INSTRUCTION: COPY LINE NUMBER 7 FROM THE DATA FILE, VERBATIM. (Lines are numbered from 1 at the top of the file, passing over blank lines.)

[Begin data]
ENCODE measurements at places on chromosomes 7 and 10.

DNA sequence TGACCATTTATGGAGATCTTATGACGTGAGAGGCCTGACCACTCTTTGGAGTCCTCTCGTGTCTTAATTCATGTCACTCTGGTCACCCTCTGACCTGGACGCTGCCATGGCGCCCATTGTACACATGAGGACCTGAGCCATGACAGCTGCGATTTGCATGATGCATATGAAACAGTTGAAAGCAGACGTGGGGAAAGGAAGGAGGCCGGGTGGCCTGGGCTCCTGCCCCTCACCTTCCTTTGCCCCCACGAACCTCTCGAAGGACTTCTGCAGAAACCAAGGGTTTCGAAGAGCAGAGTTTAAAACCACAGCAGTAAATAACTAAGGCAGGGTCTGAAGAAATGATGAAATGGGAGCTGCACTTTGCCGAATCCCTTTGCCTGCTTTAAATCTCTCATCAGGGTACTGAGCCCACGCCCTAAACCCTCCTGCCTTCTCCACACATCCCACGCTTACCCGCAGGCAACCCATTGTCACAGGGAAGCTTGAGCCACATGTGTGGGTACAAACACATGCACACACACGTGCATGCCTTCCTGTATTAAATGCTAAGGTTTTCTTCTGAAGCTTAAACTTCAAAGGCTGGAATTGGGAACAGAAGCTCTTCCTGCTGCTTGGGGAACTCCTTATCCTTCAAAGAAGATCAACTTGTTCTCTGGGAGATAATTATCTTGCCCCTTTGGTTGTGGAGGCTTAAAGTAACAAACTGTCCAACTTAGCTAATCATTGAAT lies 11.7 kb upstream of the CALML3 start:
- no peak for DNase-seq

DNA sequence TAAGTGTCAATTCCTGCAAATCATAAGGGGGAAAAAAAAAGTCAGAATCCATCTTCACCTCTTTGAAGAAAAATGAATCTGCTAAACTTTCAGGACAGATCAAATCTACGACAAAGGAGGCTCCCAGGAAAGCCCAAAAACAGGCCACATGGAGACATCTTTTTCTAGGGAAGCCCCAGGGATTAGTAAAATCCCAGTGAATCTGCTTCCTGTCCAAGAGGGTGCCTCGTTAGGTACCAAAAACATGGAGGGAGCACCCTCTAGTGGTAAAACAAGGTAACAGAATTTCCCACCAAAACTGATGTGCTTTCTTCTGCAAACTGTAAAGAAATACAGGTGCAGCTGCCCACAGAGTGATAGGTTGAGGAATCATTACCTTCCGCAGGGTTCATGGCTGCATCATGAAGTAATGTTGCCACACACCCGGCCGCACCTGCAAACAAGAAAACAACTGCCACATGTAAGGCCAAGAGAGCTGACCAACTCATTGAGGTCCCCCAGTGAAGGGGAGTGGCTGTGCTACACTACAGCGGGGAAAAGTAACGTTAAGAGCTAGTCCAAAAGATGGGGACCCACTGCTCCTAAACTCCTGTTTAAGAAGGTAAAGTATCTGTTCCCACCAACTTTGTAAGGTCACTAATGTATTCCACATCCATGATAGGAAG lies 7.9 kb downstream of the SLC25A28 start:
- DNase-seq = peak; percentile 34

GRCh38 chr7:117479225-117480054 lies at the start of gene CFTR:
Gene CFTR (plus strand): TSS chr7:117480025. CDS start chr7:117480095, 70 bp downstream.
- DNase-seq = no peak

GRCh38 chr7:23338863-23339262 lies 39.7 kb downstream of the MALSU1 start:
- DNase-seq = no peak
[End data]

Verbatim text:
Gene CFTR (plus strand): TSS chr7:117480025. CDS start chr7:117480095, 70 bp downstream.